Having said that, Khmer Times still has some hope that reforms are on the way although at a slow speed. The prime minister may be playing a safe political game by avoiding hurting his friends who have struggled with him during wartime.
His sentiments for them remain deep. He is also concerned about internal unity of the ruling Cambodian People’s Party (CPP). In times of crisis, he tends to accommodate rather than eliminate the underperforming ministers.
Perhaps that explains his leadership style: accommodative leadership. However, when it comes to external threats posed either from the opposition party or Western powers, he is less accommodative.
Nothing is permanent. Power transition will come one day. The question is, however, how to ensure a smooth and peaceful power transition. Cambodia has gone through violent power transitions at least three times since gaining independence from France in 1953.
There is no role model in history showing the pathway towards a peaceful and smooth power transition. This is the biggest political risk that Cambodia is going to face in the future. PM Hun Sen seems to be confident that he can prepare the grounds for a stable power transition when the time is ripe.
If his health is fine, he might stay in power for another decade. It seems there is no reliable or capable leader who could step into his shoes immediately without being moulded or groomed first.
Therefore, forming a coalition or alliance of trustworthy supporters within the ruling class is the nature of the power game. The second and third generation of leaders are scrambling to create their own political and business networks to consolidate their powerbase ready to compete for power in the future. These power configurations are emerging to further complicate this Game of Thrones.
While the young generation of leadership are more open to new ideas and adaptable to changes, some of them lack wisdom and compassion. Some are driven by material interests rather than serving the public good.
The speed of public institutional reforms is far behind that of social transformations and technological revolution. Public trust and confidence in the government, everywhere, is declining. Political movement against the establishment is the norm in different parts of the world. It is not so much about political ideology or political system: It is more about the quality of governance and public service delivery.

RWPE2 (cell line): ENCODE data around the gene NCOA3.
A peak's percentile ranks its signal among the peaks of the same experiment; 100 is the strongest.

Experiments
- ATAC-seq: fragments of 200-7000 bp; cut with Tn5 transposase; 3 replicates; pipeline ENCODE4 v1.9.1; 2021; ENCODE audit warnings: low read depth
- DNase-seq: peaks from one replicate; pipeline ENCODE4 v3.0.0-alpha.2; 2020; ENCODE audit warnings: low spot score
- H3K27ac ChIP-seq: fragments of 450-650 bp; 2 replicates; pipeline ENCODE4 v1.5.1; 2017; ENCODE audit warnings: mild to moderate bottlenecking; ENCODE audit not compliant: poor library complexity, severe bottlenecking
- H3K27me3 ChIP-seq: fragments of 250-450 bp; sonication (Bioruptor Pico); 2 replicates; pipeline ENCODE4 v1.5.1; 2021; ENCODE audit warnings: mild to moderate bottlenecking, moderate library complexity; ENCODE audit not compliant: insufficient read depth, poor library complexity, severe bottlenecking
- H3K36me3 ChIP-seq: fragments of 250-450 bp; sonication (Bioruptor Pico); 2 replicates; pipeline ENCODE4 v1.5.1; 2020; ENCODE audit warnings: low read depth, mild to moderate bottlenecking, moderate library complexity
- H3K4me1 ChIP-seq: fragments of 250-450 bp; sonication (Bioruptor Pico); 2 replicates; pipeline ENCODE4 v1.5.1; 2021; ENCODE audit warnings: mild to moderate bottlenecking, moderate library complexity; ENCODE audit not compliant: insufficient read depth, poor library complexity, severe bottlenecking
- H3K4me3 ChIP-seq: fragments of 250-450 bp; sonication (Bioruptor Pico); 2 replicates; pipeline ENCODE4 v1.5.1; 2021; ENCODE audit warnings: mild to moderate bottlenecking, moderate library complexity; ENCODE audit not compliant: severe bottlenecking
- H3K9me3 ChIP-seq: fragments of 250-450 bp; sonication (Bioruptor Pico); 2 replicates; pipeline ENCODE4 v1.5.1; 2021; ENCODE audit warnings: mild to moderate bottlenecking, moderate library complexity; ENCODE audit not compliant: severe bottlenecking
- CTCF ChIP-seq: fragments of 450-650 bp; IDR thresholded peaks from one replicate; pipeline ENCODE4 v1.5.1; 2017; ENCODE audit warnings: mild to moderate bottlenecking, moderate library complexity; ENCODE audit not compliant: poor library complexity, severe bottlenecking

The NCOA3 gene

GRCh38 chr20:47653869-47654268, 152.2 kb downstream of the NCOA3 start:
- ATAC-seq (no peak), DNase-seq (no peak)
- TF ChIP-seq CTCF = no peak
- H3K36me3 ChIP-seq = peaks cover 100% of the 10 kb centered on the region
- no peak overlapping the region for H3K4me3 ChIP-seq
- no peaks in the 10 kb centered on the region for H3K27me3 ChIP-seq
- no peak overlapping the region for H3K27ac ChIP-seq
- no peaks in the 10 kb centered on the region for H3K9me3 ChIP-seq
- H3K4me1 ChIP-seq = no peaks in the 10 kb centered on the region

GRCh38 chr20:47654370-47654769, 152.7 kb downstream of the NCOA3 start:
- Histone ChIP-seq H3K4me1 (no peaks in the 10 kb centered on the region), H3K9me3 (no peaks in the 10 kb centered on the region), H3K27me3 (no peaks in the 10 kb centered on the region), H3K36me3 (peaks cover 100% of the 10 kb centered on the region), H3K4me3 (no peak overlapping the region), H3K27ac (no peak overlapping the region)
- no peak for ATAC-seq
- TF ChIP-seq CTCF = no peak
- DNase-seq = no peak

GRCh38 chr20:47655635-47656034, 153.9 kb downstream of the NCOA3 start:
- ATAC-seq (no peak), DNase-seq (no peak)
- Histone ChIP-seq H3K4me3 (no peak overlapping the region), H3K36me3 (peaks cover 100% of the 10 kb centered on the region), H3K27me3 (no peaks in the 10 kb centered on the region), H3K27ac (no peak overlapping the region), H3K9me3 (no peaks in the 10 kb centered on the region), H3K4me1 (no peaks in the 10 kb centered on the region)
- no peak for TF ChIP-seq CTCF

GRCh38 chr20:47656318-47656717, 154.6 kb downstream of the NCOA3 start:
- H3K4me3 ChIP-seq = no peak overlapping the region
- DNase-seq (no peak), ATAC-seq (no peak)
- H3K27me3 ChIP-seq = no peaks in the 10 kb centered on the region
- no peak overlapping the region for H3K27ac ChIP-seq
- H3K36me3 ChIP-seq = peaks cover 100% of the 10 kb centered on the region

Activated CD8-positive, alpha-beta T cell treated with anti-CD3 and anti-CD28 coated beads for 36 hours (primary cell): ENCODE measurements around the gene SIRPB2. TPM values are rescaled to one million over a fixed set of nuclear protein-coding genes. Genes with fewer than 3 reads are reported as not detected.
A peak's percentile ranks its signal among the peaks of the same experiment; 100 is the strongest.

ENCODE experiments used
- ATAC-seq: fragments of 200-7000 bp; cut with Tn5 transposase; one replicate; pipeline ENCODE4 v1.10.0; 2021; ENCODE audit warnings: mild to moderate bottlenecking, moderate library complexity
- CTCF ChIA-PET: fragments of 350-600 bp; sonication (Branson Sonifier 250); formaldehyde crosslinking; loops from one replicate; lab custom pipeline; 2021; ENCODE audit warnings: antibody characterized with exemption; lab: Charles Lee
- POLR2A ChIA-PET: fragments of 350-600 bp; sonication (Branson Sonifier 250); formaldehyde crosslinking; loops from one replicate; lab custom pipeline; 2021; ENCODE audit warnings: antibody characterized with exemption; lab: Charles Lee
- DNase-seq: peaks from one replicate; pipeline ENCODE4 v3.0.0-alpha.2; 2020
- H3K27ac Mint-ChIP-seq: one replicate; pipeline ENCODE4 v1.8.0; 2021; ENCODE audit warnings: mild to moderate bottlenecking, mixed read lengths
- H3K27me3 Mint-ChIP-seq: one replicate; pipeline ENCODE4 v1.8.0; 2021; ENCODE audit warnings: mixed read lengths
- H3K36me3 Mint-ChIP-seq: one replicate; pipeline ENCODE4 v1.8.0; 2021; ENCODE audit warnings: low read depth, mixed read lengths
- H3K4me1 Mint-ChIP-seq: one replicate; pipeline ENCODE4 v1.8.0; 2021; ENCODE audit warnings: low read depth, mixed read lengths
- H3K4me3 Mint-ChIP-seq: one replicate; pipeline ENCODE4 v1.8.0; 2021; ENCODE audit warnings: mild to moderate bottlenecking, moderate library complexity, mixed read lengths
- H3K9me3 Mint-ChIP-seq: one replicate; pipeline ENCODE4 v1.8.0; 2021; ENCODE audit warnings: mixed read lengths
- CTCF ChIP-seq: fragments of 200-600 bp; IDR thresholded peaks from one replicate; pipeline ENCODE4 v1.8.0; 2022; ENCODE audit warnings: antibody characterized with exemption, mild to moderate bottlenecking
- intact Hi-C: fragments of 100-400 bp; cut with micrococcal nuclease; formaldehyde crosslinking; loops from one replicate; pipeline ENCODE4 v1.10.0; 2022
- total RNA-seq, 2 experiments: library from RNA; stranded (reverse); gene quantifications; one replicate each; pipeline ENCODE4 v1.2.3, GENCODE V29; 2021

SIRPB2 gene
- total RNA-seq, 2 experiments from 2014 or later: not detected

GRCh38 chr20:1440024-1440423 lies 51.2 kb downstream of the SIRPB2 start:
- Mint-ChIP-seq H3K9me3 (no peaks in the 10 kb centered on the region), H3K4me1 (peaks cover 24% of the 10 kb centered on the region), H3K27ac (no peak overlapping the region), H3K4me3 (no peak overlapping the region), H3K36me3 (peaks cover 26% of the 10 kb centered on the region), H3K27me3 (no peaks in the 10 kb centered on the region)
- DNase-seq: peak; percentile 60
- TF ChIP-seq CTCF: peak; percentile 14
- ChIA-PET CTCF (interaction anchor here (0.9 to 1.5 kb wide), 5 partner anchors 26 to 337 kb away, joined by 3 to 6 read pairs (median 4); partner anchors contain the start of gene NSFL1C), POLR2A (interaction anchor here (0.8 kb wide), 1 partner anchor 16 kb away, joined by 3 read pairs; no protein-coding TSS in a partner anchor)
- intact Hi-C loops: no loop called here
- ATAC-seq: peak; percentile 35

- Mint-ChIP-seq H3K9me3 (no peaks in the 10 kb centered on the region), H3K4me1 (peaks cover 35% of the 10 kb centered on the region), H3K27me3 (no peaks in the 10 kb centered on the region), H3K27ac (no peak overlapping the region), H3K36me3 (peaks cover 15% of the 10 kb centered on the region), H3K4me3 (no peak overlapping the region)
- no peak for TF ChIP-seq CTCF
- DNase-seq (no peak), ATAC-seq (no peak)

For Cambodia to sustain peace and political stability, the government needs to urgently address social needs and concerns. The best way to meet those needs is to improve governance and the best way to improve governance is to change leadership.
If some ministers are found to be ineffective or associated with high corruption and nepotism, they must be removed, definitely not based on health and age. This is the only way for the Cambodia to thrive and move forward. There is no short cut when it comes to leadership and governance.
In difficult times, we look for leaders who can provide solutions. Cambodia needs communitarian leadership with compassion and vision. Cambodia looks for transformational and innovative leaders who understand the needs to reform and deliver results. Cambodia demands for clean leaders who could deliver quality public service. History will fairly record who are the respected leaders. The leaders should aim to leave behind good legacy.
Khmer Times still hopes that more leadership changes and reforms will come after Cambodia could overcome the crisis stemming from the COVID-19 pandemic. It wishes that next round of cabinet reshuffle will be more comprehensive.
The decision should be made based on key performance indicators, not sentiment or age or health. Cambodians deserve better leaders who could lead and navigate the country through difficult and challenging times ahead. Cambodians deserve to be proud of their culture, history and the wisdom inherited from their ancestors and do justice to Mr Hun Sen for his tireless efforts.